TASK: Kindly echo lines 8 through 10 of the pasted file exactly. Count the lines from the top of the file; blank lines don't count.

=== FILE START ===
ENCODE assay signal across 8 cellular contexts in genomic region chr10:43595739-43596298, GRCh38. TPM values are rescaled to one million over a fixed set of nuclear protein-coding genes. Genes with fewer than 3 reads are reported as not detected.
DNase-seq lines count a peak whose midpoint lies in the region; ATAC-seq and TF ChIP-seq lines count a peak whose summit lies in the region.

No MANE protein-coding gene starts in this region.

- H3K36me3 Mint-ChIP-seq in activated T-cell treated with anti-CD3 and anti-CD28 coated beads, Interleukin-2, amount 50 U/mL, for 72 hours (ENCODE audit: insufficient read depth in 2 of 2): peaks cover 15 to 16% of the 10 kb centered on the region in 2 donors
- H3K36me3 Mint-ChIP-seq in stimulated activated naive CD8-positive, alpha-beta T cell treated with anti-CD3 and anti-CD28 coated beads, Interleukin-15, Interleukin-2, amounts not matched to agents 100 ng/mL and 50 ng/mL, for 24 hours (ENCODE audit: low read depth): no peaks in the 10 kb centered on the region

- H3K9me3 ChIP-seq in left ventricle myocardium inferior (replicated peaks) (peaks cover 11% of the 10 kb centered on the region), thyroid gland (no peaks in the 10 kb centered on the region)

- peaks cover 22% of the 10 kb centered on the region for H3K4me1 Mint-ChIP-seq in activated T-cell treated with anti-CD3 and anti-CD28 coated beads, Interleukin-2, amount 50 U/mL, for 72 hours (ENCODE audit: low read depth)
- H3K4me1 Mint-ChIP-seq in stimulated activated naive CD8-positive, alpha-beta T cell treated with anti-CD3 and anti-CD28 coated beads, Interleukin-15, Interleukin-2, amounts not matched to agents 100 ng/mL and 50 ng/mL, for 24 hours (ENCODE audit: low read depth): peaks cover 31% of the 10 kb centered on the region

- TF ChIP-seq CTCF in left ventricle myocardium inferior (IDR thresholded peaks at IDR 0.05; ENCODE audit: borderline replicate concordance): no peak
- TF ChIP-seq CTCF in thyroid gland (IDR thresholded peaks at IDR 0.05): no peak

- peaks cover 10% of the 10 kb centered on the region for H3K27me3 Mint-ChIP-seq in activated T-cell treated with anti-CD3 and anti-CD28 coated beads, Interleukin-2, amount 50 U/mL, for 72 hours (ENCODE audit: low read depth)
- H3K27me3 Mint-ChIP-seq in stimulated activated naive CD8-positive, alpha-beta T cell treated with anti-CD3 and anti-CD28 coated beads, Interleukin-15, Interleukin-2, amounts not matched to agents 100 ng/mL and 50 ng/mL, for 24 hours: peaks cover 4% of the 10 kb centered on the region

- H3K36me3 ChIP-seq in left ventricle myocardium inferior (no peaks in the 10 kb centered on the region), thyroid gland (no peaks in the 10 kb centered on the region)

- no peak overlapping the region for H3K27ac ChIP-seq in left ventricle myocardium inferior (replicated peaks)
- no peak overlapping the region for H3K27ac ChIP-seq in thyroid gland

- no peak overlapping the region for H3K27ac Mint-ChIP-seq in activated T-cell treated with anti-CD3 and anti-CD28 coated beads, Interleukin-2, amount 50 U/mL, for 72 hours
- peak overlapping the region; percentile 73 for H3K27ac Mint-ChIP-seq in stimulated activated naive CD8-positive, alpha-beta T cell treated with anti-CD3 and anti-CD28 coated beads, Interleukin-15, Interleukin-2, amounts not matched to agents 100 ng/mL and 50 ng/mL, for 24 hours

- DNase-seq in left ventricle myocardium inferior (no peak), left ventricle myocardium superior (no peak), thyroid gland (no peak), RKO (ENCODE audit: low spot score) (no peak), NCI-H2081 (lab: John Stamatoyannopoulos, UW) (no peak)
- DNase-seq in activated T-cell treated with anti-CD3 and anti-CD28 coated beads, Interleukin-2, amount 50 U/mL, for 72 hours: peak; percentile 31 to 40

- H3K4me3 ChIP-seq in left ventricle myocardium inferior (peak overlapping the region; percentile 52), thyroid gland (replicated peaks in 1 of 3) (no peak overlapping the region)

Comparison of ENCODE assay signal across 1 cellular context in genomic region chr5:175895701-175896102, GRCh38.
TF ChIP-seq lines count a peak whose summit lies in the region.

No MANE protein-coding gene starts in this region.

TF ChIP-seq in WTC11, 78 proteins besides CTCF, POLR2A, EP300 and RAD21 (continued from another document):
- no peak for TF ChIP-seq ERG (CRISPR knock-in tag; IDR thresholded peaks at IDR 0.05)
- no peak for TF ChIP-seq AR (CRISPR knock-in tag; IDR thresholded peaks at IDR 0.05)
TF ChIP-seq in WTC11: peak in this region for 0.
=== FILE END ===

- H3K4me1 Mint-ChIP-seq in stimulated activated naive CD8-positive, alpha-beta T cell treated with anti-CD3 and anti-CD28 coated beads, Interleukin-15, Interleukin-2, amounts not matched to agents 100 ng/mL and 50 ng/mL, for 24 hours (ENCODE audit: low read depth): peaks cover 31% of the 10 kb centered on the region

- TF ChIP-seq CTCF in left ventricle myocardium inferior (IDR thresholded peaks at IDR 0.05; ENCODE audit: borderline replicate concordance): no peak
- TF ChIP-seq CTCF in thyroid gland (IDR thresholded peaks at IDR 0.05): no peak